"Let's say there's a fictitious county where you have 10,000 people who are farming corn," he says, "and out of that 10,000 people only one person has a disastrous loss and he's right in the middle of all the other people who are having great yields. It just doesn't fit."
Searching for the most egregious cases, his data analysts identify about 2,000 farmers every year with questionable insurance claims. Beginning in 2001, some of these farmers received a letter telling them they were on a watch list, and a remarkable thing happened. The amount of insurance claims filed dropped by more than $300 million over the next four years.
"If they know we're watching, then the next year they either file no claim or a very small claim," Little says. "We think it's because they may not have been doing business completely honestly. And if they know they're going to receive a visit, they try to tidy up."
The USDA estimates $160 million was paid out last year in false crop insurance claims. Data-mining is most useful as a pointer; it creates a list of suspicious farmers who must then be "ground-truthed."
About an hour west of Houston, in Colorado County, Texas, there's a cornfield in sad shape. The stalks are stunted and the corn shriveled. This is the fifth year in a row this farmer has filed an insurance claim on a bad crop, and the government wants to know why.
Robert O'Conner is a senior investigator in the Dallas office of the Risk Management Agency. O'Connor has a list of questions for the farmer: What was his weed control; what was his pest control, and does he have records to support his claimed farming practices.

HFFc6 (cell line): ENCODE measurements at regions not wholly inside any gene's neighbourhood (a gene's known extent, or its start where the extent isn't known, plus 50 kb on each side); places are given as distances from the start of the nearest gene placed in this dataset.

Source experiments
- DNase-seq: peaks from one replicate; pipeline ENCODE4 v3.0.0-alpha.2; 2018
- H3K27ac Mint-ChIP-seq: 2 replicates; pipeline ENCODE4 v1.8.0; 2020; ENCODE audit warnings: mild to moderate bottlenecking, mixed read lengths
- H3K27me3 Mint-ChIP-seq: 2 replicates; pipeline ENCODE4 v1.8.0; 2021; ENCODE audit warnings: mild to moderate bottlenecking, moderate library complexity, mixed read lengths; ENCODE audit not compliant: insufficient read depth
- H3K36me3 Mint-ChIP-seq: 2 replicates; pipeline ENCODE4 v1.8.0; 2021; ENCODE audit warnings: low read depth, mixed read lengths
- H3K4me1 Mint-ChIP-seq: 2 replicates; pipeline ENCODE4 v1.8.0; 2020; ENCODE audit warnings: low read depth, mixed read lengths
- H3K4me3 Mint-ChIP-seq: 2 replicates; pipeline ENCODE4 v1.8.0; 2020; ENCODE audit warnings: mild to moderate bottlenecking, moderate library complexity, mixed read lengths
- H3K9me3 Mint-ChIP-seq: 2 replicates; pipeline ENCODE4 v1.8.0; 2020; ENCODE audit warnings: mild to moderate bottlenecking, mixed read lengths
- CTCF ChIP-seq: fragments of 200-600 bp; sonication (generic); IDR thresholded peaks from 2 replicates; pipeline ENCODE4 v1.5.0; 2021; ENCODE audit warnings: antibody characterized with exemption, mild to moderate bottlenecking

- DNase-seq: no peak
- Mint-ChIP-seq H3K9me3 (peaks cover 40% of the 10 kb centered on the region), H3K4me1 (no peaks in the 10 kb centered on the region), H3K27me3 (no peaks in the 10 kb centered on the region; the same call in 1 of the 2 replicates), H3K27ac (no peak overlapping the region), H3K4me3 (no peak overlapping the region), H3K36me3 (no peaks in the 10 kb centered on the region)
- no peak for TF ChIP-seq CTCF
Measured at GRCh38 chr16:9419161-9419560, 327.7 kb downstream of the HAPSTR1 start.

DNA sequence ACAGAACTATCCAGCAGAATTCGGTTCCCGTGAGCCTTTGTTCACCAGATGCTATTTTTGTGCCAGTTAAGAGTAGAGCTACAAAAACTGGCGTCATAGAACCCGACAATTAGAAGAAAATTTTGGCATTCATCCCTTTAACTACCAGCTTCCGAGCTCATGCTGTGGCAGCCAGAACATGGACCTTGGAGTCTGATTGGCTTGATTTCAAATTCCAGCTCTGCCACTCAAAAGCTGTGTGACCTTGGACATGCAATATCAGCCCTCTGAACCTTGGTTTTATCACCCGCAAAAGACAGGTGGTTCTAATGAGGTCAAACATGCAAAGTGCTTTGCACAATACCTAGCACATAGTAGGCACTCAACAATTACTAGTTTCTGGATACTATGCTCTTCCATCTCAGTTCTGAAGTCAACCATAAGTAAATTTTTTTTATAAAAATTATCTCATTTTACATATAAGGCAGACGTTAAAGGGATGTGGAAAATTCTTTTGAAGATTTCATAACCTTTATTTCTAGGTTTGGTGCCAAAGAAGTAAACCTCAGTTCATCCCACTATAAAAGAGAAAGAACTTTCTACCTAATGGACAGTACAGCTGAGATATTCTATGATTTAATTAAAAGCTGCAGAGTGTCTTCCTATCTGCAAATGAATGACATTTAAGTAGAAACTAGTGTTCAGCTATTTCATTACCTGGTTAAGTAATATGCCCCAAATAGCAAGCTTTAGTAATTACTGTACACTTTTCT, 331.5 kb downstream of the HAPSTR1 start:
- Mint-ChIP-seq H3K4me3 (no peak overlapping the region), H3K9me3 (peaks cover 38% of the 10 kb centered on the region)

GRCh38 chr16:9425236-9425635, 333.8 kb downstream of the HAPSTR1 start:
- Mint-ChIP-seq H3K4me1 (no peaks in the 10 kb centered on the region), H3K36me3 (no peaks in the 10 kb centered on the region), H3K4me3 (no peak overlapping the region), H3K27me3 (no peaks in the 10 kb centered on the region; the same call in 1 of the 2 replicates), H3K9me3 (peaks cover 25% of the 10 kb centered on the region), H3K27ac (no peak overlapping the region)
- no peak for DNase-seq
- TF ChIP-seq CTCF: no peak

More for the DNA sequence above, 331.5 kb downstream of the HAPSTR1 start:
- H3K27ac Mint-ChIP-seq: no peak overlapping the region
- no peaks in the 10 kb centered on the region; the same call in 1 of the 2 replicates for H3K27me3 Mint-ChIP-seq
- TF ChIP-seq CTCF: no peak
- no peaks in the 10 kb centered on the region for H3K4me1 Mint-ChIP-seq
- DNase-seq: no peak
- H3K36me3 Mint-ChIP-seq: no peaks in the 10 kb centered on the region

With that information compared to observation of the crop, investigators are able to determine whether the producer made an effort to produce a crop, and whether, due to natural causes, he had a loss.
On the Colorado County farm, a loss adjustor and an insurance claims specialist weigh the cobs to see how underweight the corn is. It appears this crop was stressed by drought and the farmer will have a legitimate loss.
In years past, a farmer perpetrating fraud was treated with kid gloves by the government, but O'Conner says those days are over. "We're getting harder on the fraud and abuse now. We're going after them, putting them in jail, we're requiring restitution. So the penalties are stiffer," he says.
Everyone interviewed for this series — investigators, prosecutors, farmers, watchdogs and government regulators — says the number of farmers who cheat the system is relatively small. But the schemes, which have grown larger in recent years, have done great damage to the many producers for whom crop insurance is critical.
"Without insurance, we in West Texas would not be able to farm. We have to have that protection," says Daylon Althof, a farmer in Nolan County, who was a member of the local Farm Service Agency committee that blew the whistle on a cotton field scam that sent five people to prison in 2001.
"When farmers like this take advantage of the situation and milk the system for their own benefit, it will hurt us. If they are caught, the government does not like to be defrauded, and it's made the insurance program more strict."
The harm goes even deeper. It's one thing when a corporate CEO is indicted in Houston. It's another when four farmers are convicted in the little town of Roscoe, Texas, where Althof lives, farms, shops and goes to church.
"This has had a devastating effect on our community nucleus. And there were friends of those convicted farmers that won't speak to me," says Althof.
But Daylon Althof would still turn his friends in if he had to do it all over again. "We're here to farm the land, we're not here to farm the program," he says.